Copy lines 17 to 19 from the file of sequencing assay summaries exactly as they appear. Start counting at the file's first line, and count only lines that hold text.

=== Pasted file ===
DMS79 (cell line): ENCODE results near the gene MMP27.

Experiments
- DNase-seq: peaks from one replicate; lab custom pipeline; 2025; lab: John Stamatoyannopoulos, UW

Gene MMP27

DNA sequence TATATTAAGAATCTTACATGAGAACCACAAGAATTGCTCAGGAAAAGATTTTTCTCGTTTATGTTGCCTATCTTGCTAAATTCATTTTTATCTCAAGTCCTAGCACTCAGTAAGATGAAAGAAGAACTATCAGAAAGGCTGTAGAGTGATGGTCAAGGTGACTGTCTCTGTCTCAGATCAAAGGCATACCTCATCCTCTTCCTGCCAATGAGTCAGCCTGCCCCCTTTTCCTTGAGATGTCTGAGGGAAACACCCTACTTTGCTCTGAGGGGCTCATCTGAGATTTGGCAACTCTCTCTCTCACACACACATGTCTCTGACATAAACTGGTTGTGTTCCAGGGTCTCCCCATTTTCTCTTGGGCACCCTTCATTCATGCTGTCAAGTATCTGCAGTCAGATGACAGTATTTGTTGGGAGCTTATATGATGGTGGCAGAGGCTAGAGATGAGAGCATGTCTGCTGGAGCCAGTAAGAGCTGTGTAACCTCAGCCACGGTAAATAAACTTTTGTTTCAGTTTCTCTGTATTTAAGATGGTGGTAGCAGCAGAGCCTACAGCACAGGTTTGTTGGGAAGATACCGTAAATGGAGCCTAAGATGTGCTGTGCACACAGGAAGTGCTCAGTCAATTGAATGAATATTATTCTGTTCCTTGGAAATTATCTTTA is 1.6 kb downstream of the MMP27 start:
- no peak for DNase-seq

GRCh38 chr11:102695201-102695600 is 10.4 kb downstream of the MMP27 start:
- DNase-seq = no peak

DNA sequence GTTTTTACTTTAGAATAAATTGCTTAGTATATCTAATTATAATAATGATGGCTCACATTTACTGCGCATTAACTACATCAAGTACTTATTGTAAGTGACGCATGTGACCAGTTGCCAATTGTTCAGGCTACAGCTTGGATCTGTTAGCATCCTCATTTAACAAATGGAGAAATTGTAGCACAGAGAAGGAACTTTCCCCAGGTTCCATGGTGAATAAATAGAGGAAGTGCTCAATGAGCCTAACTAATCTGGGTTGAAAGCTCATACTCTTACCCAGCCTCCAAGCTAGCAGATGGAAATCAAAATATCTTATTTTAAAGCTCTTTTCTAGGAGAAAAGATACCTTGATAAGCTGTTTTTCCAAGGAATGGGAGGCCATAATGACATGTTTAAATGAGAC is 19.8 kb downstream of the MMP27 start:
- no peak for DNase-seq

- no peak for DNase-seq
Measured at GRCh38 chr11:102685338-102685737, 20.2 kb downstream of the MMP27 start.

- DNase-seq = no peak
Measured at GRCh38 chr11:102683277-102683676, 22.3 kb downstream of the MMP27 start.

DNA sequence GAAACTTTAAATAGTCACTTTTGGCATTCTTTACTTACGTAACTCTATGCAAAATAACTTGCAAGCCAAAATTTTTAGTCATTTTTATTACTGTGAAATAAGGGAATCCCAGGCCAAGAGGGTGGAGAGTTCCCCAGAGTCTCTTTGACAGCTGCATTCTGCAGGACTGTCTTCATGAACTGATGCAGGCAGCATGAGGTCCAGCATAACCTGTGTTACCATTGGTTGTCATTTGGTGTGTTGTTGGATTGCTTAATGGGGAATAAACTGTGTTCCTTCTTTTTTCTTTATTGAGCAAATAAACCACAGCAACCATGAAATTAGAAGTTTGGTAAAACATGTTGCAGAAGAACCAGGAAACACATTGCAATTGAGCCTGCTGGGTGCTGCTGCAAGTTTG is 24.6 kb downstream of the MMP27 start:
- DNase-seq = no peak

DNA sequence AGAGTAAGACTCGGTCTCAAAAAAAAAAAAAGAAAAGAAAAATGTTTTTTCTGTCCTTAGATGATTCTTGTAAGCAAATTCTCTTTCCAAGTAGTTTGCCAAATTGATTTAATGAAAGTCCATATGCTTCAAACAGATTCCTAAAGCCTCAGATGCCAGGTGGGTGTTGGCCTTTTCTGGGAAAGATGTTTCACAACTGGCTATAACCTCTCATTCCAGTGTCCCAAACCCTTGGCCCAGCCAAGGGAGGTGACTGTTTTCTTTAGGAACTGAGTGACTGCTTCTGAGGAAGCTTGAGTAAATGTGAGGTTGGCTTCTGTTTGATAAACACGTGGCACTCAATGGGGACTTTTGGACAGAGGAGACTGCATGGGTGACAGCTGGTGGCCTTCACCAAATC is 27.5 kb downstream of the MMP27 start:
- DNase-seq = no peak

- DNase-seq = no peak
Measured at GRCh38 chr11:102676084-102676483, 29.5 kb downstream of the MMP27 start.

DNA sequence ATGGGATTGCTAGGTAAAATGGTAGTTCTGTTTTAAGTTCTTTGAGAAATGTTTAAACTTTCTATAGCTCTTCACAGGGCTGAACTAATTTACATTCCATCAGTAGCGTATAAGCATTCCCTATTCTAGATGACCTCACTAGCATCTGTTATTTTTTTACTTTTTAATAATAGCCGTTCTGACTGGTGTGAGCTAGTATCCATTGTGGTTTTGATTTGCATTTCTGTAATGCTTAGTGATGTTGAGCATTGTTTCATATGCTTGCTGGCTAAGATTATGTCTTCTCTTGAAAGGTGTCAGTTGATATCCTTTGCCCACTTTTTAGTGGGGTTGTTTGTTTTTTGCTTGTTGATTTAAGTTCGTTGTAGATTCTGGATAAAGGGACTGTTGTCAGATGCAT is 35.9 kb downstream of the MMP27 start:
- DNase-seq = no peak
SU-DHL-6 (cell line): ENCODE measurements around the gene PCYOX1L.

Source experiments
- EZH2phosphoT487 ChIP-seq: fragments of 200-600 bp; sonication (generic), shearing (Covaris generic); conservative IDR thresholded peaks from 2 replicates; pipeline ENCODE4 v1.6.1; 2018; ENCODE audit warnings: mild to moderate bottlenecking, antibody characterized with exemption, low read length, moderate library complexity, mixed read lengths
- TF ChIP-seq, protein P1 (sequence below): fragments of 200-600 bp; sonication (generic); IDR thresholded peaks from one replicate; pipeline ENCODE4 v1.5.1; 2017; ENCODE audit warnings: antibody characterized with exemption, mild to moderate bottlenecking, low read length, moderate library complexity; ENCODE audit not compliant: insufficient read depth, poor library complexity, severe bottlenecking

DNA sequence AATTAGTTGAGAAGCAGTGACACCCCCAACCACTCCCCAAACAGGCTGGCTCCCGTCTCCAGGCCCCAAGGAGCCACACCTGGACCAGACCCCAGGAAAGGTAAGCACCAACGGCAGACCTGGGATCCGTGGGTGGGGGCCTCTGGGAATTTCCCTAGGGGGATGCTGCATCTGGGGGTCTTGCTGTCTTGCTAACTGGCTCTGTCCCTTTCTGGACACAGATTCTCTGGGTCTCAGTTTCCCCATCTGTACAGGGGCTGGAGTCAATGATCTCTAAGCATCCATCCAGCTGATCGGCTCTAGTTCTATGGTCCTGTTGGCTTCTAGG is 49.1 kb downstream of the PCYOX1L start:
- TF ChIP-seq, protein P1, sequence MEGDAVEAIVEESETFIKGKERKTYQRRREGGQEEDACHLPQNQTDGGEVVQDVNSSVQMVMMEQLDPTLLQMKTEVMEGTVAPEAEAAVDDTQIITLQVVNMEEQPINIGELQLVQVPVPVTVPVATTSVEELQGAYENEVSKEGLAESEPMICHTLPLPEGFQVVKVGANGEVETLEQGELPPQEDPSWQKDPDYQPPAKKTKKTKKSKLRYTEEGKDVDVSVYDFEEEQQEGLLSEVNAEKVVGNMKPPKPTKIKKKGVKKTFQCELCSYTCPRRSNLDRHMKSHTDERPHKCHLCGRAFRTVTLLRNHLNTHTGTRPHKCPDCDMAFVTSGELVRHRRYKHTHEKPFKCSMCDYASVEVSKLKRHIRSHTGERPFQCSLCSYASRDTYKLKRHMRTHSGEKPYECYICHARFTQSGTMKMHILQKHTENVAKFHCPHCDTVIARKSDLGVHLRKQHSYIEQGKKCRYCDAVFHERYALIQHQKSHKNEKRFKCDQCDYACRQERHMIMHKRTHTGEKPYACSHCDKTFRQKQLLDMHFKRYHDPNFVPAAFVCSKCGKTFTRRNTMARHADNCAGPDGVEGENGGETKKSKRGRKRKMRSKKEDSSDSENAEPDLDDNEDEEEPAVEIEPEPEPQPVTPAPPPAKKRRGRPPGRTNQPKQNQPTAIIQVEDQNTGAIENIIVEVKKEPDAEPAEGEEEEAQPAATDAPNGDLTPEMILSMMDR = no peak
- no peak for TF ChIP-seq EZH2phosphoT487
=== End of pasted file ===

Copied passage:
DNA sequence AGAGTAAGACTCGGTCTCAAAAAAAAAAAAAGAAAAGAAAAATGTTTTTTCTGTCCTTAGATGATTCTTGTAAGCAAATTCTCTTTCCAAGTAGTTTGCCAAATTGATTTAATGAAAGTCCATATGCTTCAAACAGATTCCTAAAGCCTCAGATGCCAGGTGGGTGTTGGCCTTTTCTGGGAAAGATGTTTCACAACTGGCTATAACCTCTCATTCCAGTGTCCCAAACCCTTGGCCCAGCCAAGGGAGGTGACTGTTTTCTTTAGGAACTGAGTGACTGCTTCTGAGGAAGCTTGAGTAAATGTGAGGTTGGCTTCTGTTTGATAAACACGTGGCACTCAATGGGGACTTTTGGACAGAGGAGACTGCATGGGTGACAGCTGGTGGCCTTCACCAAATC is 27.5 kb downstream of the MMP27 start:
- DNase-seq = no peak

- DNase-seq = no peak